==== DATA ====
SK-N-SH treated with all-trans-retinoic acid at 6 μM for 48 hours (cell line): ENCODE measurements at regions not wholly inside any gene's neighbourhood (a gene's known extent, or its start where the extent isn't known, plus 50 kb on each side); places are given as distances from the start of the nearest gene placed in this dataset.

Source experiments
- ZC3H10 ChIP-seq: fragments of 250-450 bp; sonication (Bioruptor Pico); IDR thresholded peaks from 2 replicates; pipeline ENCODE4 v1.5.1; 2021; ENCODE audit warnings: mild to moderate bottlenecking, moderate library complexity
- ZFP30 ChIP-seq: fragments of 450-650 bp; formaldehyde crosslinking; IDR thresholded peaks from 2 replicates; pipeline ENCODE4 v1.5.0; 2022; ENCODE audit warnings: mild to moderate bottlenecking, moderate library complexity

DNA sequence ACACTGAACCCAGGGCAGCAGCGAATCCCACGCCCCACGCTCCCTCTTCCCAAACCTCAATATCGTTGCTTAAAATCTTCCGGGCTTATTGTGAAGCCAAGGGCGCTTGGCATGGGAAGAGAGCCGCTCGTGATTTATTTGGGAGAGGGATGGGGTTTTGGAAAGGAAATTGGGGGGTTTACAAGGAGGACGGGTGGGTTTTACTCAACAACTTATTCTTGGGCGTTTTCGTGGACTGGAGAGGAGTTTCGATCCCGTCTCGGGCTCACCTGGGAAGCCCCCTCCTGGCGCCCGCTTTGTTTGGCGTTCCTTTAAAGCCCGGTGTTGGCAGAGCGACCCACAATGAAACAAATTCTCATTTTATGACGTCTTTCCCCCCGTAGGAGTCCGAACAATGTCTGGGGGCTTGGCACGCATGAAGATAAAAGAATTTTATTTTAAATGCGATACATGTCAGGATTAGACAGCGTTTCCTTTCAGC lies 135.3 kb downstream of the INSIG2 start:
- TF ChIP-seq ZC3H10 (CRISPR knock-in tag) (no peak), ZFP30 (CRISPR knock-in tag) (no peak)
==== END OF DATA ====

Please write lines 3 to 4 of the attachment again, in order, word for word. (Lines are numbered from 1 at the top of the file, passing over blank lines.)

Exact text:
- ZC3H10 ChIP-seq: fragments of 250-450 bp; sonication (Bioruptor Pico); IDR thresholded peaks from 2 replicates; pipeline ENCODE4 v1.5.1; 2021; ENCODE audit warnings: mild to moderate bottlenecking, moderate library complexity
- ZFP30 ChIP-seq: fragments of 450-650 bp; formaldehyde crosslinking; IDR thresholded peaks from 2 replicates; pipeline ENCODE4 v1.5.0; 2022; ENCODE audit warnings: mild to moderate bottlenecking, moderate library complexity